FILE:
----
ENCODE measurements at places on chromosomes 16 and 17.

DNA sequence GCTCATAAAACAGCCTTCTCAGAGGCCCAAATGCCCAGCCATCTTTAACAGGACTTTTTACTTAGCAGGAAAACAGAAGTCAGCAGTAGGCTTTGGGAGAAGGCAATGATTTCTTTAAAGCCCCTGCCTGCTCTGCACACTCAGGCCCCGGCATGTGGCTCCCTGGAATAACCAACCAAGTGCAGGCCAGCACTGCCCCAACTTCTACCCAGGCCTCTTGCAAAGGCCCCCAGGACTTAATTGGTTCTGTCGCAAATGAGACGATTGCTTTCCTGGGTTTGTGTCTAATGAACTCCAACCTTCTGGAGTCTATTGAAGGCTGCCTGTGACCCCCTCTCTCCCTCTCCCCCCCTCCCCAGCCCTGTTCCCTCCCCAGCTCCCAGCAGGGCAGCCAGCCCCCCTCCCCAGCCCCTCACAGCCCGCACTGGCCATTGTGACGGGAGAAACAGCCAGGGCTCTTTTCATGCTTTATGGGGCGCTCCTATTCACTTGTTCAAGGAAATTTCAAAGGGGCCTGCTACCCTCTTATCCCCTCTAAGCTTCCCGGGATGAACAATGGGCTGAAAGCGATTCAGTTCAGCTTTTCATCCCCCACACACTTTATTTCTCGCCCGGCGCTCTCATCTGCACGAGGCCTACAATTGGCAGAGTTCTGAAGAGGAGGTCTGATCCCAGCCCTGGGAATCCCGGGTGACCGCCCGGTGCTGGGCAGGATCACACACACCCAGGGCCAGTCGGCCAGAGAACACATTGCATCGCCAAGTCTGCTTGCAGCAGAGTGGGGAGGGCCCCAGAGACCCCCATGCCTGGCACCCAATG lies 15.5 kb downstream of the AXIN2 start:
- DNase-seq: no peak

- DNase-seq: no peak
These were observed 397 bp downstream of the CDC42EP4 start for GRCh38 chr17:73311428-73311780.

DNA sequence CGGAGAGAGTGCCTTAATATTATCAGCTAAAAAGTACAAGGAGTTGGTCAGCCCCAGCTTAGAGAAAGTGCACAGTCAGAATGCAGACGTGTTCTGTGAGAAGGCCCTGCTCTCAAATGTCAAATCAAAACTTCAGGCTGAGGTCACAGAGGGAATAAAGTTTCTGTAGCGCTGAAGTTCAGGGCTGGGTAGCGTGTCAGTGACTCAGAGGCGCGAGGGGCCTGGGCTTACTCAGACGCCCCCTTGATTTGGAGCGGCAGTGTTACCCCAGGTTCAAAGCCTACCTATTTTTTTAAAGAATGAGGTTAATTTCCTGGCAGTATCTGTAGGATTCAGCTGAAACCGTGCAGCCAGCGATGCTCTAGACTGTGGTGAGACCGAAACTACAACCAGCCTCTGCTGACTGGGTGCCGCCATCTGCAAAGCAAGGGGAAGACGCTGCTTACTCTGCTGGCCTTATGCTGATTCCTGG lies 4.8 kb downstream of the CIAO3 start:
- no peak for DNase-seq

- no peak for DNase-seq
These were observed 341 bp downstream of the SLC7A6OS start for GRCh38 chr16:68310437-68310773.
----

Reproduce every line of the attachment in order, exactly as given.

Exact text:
ENCODE measurements at places on chromosomes 16 and 17.

DNA sequence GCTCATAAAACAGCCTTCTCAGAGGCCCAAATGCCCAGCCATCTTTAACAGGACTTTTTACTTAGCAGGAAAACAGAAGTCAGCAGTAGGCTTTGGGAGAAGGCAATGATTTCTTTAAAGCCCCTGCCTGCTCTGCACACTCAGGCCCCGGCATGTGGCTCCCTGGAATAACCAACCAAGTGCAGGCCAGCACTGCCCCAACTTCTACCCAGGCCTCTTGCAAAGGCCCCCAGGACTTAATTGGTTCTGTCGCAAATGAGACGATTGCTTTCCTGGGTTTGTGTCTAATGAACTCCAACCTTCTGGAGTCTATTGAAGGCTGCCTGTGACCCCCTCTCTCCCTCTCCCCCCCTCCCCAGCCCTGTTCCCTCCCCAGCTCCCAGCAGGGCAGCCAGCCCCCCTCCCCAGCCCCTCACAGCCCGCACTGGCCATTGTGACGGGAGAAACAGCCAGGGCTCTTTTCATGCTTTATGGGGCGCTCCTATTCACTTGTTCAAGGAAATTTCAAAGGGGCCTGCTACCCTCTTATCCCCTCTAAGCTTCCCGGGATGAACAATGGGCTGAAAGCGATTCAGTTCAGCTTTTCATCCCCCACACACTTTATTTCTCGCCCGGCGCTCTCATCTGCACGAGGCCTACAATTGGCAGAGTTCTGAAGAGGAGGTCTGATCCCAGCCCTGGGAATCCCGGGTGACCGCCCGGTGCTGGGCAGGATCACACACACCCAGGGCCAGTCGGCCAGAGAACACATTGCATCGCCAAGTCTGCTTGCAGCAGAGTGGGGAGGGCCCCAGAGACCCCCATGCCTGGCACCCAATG lies 15.5 kb downstream of the AXIN2 start:
- DNase-seq: no peak

- DNase-seq: no peak
These were observed 397 bp downstream of the CDC42EP4 start for GRCh38 chr17:73311428-73311780.

DNA sequence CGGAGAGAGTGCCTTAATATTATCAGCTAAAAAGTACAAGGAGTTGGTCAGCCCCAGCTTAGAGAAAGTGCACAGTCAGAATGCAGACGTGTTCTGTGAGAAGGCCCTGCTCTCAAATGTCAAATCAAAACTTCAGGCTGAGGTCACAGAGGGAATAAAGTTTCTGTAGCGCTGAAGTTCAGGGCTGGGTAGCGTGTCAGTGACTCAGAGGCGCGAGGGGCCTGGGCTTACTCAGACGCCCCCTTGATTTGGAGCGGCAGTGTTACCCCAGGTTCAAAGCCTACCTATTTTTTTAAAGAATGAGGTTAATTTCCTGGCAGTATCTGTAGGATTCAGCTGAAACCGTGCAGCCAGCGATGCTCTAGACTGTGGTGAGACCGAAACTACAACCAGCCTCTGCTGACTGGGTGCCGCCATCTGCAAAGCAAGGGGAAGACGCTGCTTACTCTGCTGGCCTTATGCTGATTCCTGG lies 4.8 kb downstream of the CIAO3 start:
- no peak for DNase-seq

- no peak for DNase-seq
These were observed 341 bp downstream of the SLC7A6OS start for GRCh38 chr16:68310437-68310773.